“This is the first flasher ever designed to accurately and naturally represent a group of feeding fish,” he said.

Teegarden explained that with many traditional flashers, the fish are attracted to the flashers, but when the fish approach the lures, they are scared off at first.

He believes the natural silhouette of the blades on his flasher system more naturally represents feeding fish and attracts larger fish.

His flasher system has proved popular for kokanee fishing in waters from the Sacramento, Calif., area to Wyoming’s Flaming Gorge Reservoir.

Teegarden’s sales are Web-based with sales all over the world, even in countries like the United Kingdom and Hungary. His gear also can be found at Howard’s Tackle Shoppe in Nampa.

He knows his lures work because he has tested them out on local waters. He frequently catches stringers of trout at Mountain View and Sheep Creek reservoirs trolling his flasher system with flies from his 18-foot fishing boat.

That makes him excited about the business.

“I enjoy the challenge of designing innovative fishing tackle from scratch,” he said.

KOKABOW

Alan Greenhalgh of Meridian is an avid fisherman and dreams a lot about fishing.

One of his dreams came true with the start of his business, called Kokabow Fishing Tackle LLC, in Meridian.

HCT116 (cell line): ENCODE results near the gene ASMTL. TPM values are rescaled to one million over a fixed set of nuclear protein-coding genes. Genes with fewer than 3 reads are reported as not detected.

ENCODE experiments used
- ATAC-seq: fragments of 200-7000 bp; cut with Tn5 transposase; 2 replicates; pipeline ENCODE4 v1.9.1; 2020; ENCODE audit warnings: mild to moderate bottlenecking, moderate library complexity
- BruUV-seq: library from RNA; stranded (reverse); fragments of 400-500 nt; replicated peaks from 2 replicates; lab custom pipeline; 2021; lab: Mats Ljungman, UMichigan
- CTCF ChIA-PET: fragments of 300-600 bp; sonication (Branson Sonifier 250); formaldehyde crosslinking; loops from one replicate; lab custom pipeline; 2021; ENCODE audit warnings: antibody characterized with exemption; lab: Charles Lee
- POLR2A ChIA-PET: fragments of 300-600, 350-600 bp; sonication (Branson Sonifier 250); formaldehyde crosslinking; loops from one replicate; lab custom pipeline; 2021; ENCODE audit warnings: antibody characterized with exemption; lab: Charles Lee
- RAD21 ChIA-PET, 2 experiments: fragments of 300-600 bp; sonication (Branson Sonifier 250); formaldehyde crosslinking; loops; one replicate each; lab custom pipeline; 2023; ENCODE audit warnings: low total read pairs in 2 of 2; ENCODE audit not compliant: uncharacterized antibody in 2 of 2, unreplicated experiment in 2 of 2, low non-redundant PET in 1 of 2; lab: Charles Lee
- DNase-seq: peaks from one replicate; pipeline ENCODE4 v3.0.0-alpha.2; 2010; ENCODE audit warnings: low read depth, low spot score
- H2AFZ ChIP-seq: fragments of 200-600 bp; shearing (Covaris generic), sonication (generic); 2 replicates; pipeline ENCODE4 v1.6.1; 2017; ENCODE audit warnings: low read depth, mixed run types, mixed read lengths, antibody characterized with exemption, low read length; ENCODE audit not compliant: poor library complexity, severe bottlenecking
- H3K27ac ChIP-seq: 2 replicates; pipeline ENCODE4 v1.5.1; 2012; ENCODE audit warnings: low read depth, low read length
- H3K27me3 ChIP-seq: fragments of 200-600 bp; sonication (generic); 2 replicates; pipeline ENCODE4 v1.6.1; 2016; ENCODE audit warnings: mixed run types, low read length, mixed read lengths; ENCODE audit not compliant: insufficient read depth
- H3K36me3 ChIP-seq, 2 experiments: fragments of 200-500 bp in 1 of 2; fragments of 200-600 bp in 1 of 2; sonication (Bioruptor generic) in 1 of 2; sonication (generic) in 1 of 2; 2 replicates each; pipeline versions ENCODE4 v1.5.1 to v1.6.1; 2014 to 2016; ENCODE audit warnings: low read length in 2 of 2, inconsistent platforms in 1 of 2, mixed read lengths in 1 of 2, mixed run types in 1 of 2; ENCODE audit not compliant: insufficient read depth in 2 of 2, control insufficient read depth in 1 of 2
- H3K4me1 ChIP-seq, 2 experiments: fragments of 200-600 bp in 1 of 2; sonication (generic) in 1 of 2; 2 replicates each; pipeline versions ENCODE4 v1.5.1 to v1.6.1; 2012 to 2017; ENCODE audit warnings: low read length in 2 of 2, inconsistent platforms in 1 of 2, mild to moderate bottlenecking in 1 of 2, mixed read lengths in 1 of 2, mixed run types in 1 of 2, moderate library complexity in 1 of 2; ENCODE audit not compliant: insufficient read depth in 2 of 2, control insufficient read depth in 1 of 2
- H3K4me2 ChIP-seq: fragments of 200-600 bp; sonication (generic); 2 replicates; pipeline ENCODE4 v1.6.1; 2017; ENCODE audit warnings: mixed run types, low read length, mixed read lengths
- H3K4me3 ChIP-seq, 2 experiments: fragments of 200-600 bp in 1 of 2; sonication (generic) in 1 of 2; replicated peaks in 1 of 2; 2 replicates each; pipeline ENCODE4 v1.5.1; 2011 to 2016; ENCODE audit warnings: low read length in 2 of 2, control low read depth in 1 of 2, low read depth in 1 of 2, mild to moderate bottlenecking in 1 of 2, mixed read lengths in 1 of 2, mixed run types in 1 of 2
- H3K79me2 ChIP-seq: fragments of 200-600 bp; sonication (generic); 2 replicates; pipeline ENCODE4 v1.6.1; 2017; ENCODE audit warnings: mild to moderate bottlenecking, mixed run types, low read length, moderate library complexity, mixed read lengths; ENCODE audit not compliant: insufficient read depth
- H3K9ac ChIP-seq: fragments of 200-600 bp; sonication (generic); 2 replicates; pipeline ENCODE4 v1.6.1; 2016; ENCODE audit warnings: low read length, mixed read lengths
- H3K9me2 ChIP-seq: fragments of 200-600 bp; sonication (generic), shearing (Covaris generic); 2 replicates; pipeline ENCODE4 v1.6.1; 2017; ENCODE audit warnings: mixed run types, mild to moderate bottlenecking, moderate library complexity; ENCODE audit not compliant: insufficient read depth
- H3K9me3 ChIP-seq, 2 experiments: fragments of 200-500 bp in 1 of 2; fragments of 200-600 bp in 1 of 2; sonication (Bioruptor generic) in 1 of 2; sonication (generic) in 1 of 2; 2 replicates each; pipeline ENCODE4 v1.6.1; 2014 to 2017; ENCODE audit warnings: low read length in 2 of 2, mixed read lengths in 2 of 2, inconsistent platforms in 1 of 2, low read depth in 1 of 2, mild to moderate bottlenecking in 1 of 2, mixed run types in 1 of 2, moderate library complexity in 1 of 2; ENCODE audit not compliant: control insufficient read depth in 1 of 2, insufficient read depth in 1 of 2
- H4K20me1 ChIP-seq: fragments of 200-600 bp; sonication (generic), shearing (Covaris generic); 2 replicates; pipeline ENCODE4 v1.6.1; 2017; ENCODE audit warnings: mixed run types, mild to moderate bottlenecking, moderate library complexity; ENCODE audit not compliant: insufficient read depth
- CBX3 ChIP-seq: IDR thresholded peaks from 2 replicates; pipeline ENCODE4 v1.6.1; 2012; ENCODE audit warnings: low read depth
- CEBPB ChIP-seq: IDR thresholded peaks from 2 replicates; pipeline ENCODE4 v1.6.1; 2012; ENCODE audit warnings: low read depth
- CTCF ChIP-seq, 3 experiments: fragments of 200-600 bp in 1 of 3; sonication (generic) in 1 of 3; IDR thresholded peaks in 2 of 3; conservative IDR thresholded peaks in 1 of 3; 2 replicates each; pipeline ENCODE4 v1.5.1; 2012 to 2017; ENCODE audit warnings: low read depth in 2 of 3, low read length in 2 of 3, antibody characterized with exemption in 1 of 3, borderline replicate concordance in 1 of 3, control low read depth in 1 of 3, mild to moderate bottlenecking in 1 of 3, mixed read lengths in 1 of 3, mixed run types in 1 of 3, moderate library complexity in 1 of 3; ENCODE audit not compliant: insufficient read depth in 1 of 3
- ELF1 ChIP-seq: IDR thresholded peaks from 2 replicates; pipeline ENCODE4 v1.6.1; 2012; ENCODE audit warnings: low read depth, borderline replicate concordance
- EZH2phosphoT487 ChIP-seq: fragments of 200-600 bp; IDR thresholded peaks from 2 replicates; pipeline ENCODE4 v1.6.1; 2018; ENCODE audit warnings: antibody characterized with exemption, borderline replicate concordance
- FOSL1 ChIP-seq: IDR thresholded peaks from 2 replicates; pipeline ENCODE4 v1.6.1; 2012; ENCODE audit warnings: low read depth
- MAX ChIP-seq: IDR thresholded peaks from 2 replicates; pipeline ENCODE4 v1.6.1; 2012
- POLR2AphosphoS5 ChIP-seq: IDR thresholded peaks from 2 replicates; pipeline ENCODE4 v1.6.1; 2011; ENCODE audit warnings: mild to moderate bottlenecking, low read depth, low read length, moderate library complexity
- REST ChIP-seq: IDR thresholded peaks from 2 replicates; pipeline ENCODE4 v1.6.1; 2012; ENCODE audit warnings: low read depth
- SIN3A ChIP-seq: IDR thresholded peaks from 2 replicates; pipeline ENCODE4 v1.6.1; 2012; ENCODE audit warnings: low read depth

Greenhalgh was never satisfied with the quality of tackle being produced and sold to anglers.

“Most kokanee and trout fishing tackle is manufactured in foreign countries with plastic beads, poor-quality hooks and a non- brand named line,” he said.

While on a business trip in 2006 and after years of being dissatisfied with poor-quality tackle, as well as low kokanee catch rates, Greenhalgh came up with the idea for his fishing gear.

“I went to sleep with fishing on my mind,” he said. “When I woke up I had a vision of what was needed to create a unique quality kokanee spinner.” He talked to his older brother about the dream, and his brother told him to write down his ideas and find all the components necessary to build a spinner.

After finding the components in craft and tackle stores, Greenhalgh took his first spinner out for a test run.

“My hit and catch rate increased four to one,” he said.

Not knowing if it was a fluke, he went out several more times, each time being just as successful.

Greenhalgh said other anglers started to notice and would ask what he was using.

“Like most fishermen, I was hesitant about sharing my secret, and for years I only shared it with my family and close friends,” he said.

When he started dating his wife, Wendi, Greenhalgh told her if they were going to continue to date, she’d have to enjoy fishing just as much as him, or at least tolerate it.

Now they catch stringers of fish together, and for his birthday in March 2012, Wendi presented him with a white envelope that included a business license and the paperwork to start Kokabow Fishing Tackle.